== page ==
When I met my husband and found out his parents had chosen not to give him a “proper Christian name” when he was born, I felt a little sorry for him. It’s not that his parents were free-wheeling hippies who named him something unique and strange like Freedom or Lightbulb, or gave him no name at all until he was old enough to pick his own. His name is Rick. Not Richard. Not Ricardo. Just plain old Rick. And there’s no middle name to offset the simplicity of his given name. They didn’t even allow him the joy of a dipping middle initial so he could sign checks with a flourish. His stubby name hovering above my “Elizabeth L. Lastname” on our marriage license looks lopsided. And maybe a bit like I married an elementary school student who has no need of a full and legal name on the top of his math homework.
Because Mom had fallen in love with poor, consumptive Beth March the first time she read Little Women, that is the name that is mostly mine, but I grew up with a host of nicknames, many derivatives of Elizabeth (with the exception of Betty): Mickey Monahan, Herbie Schwartz,Venus Tannesbaum, and Zoomy. She called me these names often enough that when an aunt once jokingly asked, "What's your name, little girl?," my toddler self responded with my name and then added, “I fink.” I had no idea who I was.
My name perplexes Rick as much as his does me. When we were writing our vows last November, we had to have a lengthy discussion about whether he would refer to me as Beth or Elizabeth. I assumed I’d be Elizabeth, primarily because that’s what the receptionist calls when it’s my turn to get my teeth cleaned and so it seems official, but after he said, “But I think of you as Beth,” I had to concede that I too thought of myself as Beth. We compromised. The minister announced our legal names at the beginning of the service and then used the shortened version for the remainder of the ceremony.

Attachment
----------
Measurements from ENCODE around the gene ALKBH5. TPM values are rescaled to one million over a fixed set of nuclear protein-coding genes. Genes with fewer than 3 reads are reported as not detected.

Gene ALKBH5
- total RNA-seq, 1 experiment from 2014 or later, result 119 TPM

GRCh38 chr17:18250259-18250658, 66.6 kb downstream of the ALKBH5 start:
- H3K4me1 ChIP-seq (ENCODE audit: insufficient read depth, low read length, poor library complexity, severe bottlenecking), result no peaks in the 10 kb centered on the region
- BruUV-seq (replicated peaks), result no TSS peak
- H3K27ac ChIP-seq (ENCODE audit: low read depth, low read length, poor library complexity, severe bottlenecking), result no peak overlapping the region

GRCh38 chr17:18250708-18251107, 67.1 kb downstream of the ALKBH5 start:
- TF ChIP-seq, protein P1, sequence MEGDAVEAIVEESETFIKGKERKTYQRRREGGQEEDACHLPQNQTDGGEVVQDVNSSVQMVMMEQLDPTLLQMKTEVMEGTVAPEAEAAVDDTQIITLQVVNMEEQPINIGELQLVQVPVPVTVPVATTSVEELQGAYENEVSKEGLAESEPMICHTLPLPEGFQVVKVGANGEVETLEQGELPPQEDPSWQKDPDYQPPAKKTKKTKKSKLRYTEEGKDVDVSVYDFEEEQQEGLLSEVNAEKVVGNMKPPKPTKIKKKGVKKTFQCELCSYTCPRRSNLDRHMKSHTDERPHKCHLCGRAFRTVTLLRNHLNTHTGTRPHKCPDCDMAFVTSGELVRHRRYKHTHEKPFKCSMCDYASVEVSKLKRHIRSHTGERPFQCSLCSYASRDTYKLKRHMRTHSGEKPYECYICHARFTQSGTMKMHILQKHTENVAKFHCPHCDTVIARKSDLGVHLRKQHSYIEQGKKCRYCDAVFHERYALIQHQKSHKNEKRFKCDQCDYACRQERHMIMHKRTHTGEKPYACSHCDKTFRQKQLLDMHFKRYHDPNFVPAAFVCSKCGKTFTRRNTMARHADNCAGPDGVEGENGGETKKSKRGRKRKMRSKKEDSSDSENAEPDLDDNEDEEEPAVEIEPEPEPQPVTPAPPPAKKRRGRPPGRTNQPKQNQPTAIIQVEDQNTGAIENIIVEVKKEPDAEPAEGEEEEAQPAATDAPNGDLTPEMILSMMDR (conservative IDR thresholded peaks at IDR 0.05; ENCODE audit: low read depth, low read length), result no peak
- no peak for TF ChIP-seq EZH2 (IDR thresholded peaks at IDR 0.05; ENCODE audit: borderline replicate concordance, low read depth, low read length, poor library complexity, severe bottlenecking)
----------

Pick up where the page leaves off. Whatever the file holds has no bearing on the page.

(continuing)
Last month at the MFA residency, I went to a presentation about how to survive as a writer in the 21st Century, where I was encouraged to get a website for myself. Because Elizabeth sounds professional and grown-up, I’ve always assumed that’s who I was meant to be as a writer. I typed it into the web browser with a .com at the end to try it on for size. It looked nice. Literary. I hit send, to announce to the universe that I had arrived.
I’m the only person with my last name in this corner of Indiana, so imagine my annoyance when a message popped up saying that my legal name was someone else’s future homepage. It felt kind of horrible. Like I’d just come home from a day in the forest and discovered Goldielocks sleeping in my bed.
I typed in the shorter version and, voila, it is available. Web availability seems like a bad reason to choose a pen name, but I hate the .net or .org I’ll have to use if I want to stick with Elizabeth. And I do feel a little weird when people in workshops see the Elizabeth on my manuscripts and then spend the next week calling me that. Elizabeths brush their hair and would never wear Crocs or read chick lit, and that's pretty much how I live my life. Plus, I have long had this juvenile fantasy wherein Oprah interviews me, calls me Elizabeth, and I touch her hand and say softly, “Oprah, please call me Beth.” I want things to be friendly and casual between Oprah and me.
But now I’m feeling really possessive of my full name. I want to hire a broker to buy it from the woman who can’t even be bothered to set up a homepage. I want to retain a team of lawyers and win the right to my Elizabethan domain. I kind of want to give this other Elizabeth a little smack for having the audacity to steal my rightful name.
The conflict in my brain rages on, and I'm mildly jealous that Rick has none of these complications. He is who he is.
Maybe I should avoid the whole dilemma and go with something completely different. Venus Tannesbaum maybe. That seems to be available.